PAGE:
Associations between parents' marital functioning, maternal parenting quality, maternal emotion and child cortisol levels

Patricia Pendry*, Emma K. Adam

*Corresponding author for this work

Research output: Contribution to journalArticlepeer-review

120 Scopus citations


Associations between family functioning and children's stress hormone levels are explored, by examining how aspects of the interparental relationship (parents' marital satisfaction and parent conflict styles), the mother-child relationship (maternal involvement and warmth) and maternal emotional functioning (depression, anxiety and self-esteem) relate to children's cortisol levels. Parents of 63 children (32 kindergarten-aged children, 31 adolescents) completed questionnaires regarding family and individual functioning, and children's salivary cortisol samples were collected on two consecutive weekdays at home immediately upon waking and at bedtime, such that wakeup, bedtime and average levels and the slope of their diurnal cortisol rhythms could be estimated. Higher marital functioning was significantly and independently associated with lower child cortisol levels (average levels and wakeup levels), while maternal parenting quality and emotional functioning were not significant when included in the same regression model. Associations between parents' marital functioning and children's bedtime cortisol levels and diurnal slopes were moderated by child age, with higher parent marital functioning being associated with a significantly greater lowering of bedtime levels and steeper diurnal slopes for kindergarten-aged children as compared to adolescents. Higher maternal parenting quality was found to be significantly related to steeper diurnal cortisol rhythms.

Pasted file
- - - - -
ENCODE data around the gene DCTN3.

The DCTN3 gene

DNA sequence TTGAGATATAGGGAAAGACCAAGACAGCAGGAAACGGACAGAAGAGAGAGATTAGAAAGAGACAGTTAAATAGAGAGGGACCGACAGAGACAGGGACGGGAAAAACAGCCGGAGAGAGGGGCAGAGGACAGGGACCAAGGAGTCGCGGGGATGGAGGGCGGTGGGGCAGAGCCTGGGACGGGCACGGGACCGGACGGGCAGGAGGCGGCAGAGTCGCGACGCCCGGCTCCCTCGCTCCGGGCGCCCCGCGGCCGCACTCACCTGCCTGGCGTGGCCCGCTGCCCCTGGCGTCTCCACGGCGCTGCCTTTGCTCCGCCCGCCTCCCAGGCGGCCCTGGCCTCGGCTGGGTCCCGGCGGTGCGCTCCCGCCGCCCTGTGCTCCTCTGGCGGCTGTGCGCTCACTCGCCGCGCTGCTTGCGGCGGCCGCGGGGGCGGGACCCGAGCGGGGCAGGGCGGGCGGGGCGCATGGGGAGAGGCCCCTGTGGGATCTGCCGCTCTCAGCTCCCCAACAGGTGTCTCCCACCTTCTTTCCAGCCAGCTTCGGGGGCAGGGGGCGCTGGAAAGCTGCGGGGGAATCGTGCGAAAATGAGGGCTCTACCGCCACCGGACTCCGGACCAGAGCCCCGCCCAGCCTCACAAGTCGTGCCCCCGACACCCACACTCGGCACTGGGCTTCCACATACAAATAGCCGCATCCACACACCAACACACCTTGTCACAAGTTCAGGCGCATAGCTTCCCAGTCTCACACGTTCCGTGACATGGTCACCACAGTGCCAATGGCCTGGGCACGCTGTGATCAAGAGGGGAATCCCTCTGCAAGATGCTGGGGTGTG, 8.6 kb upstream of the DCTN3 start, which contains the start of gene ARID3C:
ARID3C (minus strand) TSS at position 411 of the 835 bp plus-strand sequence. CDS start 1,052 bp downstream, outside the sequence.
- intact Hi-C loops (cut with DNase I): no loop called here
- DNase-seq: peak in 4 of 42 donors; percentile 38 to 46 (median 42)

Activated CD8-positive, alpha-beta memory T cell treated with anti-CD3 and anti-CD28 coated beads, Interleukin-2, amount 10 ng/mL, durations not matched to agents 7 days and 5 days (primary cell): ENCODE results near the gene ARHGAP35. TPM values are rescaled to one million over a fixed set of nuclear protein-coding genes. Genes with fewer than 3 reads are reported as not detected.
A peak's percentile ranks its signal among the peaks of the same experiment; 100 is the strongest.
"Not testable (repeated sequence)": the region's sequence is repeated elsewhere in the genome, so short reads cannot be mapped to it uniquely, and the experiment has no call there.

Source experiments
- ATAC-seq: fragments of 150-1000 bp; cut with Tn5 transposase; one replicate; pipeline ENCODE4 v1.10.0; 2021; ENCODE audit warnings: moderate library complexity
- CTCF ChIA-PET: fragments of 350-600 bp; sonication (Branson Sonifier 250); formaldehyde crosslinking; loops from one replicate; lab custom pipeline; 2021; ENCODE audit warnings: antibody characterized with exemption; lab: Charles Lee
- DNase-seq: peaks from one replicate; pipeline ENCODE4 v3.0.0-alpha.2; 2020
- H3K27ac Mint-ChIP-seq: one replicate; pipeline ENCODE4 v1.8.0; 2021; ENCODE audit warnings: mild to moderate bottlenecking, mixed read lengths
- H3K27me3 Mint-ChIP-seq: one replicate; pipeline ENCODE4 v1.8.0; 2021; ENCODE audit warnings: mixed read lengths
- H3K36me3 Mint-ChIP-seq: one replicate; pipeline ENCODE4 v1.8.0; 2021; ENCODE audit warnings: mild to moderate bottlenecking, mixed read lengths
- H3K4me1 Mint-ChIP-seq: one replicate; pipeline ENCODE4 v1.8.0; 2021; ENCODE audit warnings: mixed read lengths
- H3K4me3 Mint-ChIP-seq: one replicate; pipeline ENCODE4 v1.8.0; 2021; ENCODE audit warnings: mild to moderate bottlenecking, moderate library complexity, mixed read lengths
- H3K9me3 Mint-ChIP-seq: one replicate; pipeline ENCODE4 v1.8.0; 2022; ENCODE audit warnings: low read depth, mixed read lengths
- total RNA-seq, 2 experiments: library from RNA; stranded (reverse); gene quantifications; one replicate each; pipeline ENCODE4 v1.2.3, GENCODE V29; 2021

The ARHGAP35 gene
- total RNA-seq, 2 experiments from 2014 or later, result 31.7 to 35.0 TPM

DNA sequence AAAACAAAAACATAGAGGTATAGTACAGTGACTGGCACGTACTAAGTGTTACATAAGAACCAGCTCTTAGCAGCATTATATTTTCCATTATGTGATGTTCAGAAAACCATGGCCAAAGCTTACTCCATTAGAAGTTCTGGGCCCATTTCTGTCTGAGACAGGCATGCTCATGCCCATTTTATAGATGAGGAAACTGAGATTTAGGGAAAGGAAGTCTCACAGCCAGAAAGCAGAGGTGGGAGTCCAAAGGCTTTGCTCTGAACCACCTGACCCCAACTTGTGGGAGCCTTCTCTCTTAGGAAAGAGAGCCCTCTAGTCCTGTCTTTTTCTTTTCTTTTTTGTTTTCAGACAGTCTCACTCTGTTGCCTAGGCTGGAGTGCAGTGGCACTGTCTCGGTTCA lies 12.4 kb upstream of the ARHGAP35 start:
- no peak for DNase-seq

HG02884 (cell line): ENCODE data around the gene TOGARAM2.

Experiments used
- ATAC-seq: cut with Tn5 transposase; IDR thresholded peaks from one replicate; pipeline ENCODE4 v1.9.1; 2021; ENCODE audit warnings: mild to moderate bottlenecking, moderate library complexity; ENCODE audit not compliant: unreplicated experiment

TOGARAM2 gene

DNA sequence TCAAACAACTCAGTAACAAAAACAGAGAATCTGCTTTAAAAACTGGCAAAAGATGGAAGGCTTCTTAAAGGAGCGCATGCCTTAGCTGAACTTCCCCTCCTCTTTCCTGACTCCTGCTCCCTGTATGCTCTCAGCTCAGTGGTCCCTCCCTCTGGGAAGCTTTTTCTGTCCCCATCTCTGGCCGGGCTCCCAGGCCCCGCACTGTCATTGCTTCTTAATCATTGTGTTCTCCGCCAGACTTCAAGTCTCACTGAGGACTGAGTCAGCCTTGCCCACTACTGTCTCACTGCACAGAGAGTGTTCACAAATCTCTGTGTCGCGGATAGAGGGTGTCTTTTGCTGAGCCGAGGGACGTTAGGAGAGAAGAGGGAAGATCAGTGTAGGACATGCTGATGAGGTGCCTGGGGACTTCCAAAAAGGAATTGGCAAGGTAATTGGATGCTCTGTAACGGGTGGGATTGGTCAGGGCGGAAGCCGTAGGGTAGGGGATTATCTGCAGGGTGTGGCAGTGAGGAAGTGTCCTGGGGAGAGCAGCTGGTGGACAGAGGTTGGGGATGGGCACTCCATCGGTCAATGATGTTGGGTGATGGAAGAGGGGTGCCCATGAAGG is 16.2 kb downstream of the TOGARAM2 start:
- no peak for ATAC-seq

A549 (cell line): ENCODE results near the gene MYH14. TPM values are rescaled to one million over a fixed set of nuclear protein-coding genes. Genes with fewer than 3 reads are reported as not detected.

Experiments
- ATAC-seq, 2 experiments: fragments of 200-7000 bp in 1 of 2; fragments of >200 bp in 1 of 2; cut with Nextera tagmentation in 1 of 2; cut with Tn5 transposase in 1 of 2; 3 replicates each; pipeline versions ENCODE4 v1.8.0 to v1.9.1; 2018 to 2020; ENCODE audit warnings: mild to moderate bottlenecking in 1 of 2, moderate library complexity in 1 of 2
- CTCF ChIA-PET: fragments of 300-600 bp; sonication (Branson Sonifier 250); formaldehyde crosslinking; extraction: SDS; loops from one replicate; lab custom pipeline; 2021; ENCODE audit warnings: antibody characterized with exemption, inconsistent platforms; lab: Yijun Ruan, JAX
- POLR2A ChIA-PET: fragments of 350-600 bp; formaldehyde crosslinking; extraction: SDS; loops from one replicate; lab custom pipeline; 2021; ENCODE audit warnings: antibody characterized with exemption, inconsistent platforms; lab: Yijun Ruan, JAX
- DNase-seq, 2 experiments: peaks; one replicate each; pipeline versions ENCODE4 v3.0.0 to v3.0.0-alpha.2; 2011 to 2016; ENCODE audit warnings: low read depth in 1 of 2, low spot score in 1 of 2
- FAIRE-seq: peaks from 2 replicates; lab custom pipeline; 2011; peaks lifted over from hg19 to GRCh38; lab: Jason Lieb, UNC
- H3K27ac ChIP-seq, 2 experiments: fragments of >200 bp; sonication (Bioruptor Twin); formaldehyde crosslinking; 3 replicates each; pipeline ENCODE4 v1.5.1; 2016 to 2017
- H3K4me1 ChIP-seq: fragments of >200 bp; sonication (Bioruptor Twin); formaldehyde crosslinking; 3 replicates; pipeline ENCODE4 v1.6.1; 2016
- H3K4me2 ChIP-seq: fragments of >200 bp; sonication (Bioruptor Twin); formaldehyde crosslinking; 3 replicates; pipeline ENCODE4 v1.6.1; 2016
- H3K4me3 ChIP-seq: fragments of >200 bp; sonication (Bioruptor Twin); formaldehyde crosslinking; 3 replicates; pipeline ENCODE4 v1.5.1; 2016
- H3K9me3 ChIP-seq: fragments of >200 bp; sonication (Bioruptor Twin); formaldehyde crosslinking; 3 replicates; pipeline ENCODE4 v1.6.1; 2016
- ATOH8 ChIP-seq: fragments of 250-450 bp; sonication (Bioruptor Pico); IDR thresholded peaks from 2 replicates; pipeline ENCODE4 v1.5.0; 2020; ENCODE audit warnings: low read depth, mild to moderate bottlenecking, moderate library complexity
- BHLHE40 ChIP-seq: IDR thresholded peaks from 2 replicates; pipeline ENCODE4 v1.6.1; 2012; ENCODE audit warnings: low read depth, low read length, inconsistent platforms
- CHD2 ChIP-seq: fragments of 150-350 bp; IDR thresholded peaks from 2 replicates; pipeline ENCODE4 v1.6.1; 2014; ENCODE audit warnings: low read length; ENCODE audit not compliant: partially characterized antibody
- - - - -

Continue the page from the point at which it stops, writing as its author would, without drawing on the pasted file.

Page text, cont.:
Original languageEnglish (US)
Pages (from-to)218-231
Number of pages14
JournalInternational Journal of Behavioral Development
Issue number3
StatePublished - May 2007


  • Child development
  • Cortisol
  • Family functioning
  • Hypothalamic pituitary adrenal axis
  • Marital discord
  • Stress hormones

ASJC Scopus subject areas

  • Social Psychology
  • Education
  • Developmental and Educational Psychology
  • Social Sciences (miscellaneous)
  • Developmental Neuroscience
  • Life-span and Life-course Studies


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